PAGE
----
In 1368, Ming armies headed north to attack territories that were still under Yuan rule. The Mongols gave up their capital, Khanbaliq (present-day Beijing), and the rest of northern China in September 1368 and retreated to Mongolia. On 15 October 1371, one of the Hongwu Emperor's sons, Zhu Shuang, was married to the sister of Köke Temür, a Bayad general of the Yuan dynasty.
The Ming dynasty defeated Ming Yuchen's Xia polity, which ruled Sichuan.
Under the Hongwu Emperor's rule, the Mongol, and other foreign bureaucrats, who dominated the government during the Yuan dynasty along with Northern Chinese officials, were replaced by Han Chinese officials. The emperor re-instituted, then abolished, then restored the Confucian civil service imperial examination system, from which most state officials were selected based on their knowledge of literature and philosophy. The Ming examination curriculum followed that set by the Yuan in 1313: a focus on the Four Books over the Five Classics, and the commentaries of Zhu Xi. The Confucian scholar-bureaucrats, previously marginalised during the Yuan dynasty, were reinstated to their predominant roles in the government.
Mongol-related things, including garments and names, were discontinued from use and boycotted. There were also attacks on palaces and administrative buildings previously used by the rulers of the Yuan dynasty. But many of Taizu's government institutions were actually modelled on those of the Yuan dynasty: community schools required (not necessarily successfully) for primary education in every village are one example.
As the Hongwu Emperor came from a peasant family, he was aware of how peasants used to suffer under the oppression of the scholar-bureaucrats, and the wealthy. Many of the latter, relying on their connections with government officials, encroached unscrupulously on peasants' lands and bribed the officials to transfer the burden of taxation to the poor. To prevent such abuse, the Hongwu Emperor instituted two systems: Yellow Records and Fish Scale Records. They served both to secure the government's income from land taxes and to affirm that peasants would not lose their lands.
However, the reforms did not eliminate the threat of the bureaucrats to peasants. Instead, the expansion of the bureaucrats and their growing prestige translated into more wealth, and tax exemption for those in the government service. The bureaucrats gained new privileges, and some became illegal money-lenders and managers of gambling rings. Using their power, the bureaucrats expanded their estates at the expense of peasants' lands through outright purchase of those lands, and foreclosure on their mortgages whenever they wanted the lands. The peasants often became either tenants, or workers, or sought employment elsewhere.
Since the beginning of the Ming dynasty in 1357, great care was taken by the Hongwu Emperor to distribute land to peasants. One way was by forced migration to less-dense areas. Some of those people were tied to a pagoda tree in Hongdong (洪洞大槐樹) and moved. Public works projects, such as the construction of irrigation systems, and dikes, were undertaken in an attempt to help farmers. In addition, the Hongwu Emperor also reduced the demands for forced labour on the peasantry. In 1370, the Hongwu Emperor ordered that some lands in Hunan and Anhui should be given to young farmers who had reached adulthood. The order was intended to prevent landlords from seizing the land, as it also decreed that the titles to the lands were not transferable. During the middle part of his reign, the Hongwu Emperor passed an edict, stating that those who brought fallow land under cultivation could keep it as their property without being taxed. The policy was well received by the people and in 1393, cultivated land rose to 8,804,623 ching and 68 mou, something not achieved during any other Chinese dynasty.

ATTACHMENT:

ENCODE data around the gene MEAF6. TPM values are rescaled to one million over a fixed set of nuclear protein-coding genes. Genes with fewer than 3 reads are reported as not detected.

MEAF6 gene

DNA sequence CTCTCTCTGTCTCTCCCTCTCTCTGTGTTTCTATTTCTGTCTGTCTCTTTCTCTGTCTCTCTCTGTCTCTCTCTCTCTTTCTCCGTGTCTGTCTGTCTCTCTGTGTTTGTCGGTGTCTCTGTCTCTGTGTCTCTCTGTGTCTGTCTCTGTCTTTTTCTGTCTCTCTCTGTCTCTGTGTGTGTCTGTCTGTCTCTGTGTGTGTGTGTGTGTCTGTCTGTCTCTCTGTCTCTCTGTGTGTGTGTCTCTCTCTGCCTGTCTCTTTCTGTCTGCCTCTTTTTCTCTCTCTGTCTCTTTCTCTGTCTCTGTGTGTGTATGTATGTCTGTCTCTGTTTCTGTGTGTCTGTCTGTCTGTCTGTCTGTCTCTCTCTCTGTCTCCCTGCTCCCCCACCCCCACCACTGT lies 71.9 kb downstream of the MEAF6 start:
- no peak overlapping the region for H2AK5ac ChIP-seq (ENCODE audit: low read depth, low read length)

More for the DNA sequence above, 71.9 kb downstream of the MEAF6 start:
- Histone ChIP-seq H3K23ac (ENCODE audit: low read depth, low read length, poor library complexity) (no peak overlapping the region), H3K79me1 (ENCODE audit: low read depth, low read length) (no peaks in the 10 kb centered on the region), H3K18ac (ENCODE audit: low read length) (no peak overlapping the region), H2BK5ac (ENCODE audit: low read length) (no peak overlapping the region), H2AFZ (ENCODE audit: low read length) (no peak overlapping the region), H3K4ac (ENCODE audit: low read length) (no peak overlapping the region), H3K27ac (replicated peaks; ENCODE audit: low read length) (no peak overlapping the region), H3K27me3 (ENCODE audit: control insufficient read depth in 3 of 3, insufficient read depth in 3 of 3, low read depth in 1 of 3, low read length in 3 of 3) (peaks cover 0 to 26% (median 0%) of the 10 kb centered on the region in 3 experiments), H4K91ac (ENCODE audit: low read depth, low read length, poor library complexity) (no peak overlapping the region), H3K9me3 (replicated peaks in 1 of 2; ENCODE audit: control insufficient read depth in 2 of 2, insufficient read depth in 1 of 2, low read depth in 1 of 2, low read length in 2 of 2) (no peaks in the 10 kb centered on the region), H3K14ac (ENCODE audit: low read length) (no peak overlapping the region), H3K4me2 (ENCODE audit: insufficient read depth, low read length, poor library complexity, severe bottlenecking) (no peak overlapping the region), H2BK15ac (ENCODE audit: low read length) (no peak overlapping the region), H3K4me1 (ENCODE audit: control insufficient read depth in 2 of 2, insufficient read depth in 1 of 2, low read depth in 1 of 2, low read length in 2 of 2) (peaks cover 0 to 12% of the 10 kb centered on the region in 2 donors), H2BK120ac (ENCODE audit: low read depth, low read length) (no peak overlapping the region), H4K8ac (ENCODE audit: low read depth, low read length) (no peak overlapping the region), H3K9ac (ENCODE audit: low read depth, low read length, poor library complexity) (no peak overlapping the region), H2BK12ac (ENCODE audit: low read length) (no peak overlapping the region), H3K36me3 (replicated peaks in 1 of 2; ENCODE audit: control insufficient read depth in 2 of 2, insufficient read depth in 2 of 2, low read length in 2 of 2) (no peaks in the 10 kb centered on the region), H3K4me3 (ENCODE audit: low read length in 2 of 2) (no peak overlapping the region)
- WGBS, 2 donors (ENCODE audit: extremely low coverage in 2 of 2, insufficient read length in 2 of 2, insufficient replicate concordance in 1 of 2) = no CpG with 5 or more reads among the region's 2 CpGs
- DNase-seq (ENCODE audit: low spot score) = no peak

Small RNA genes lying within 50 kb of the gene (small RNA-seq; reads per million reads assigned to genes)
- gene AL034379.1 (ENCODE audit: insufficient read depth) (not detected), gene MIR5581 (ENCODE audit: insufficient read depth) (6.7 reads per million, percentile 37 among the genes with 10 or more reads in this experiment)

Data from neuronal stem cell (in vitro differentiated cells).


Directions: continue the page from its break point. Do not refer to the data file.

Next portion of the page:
The Hongwu Emperor instigated the planting of 50 million trees in the vicinity of Nanjing, reconstructing canals, irrigation, and transporting southern people to the north for repopulation. He successfully managed to increase the population from 60 to 100 million.
The Hongwu Emperor realised that the Mongols still posed a threat to China, even though they had been driven away after the collapse of the Yuan dynasty. He decided to reassess the orthodox Confucian view that the military was an inferior class to the scholar bureaucracy. He kept a powerful army, which in 1384 he reorganised using a model known as the weisuo system (simplified Chinese: 卫所制; traditional Chinese: 衛所制; literally: "guard battalion"). Each military unit consisted of 5,600 men divided into five battalions, and ten companies. By 1393 the total number of weisuo troops had reached 1,200,000. Soldiers were also assigned land on which to grow crops, whilst their positions were made herary. This type of system can be traced back to the fubing system (Chinese: 府兵制) of the Sui and Tang dynasties.
Training was conducted within local military districts. In times of war, troops were mobilised from all over the empire on the orders of the Ministry of War, and commanders were appointed to lead them to battle. After the war, the army was disbanded into smaller groups and sent back to their respective districts, and the commanders had to return their authority to the state. This system helped to prevent military leaders from having too much power. The military was under the control of a civilian official for large campaigns, instead of a military general.
When the Ming dynasty emerged Emperor Zhu Yuanzhang's military officers, who served under him, were given noble titles which privileged the holder with a stipen but in all other aspects was merely symbolic. Mu Ying's family was among them. Special rules against abuse of power were implemented on the nobles.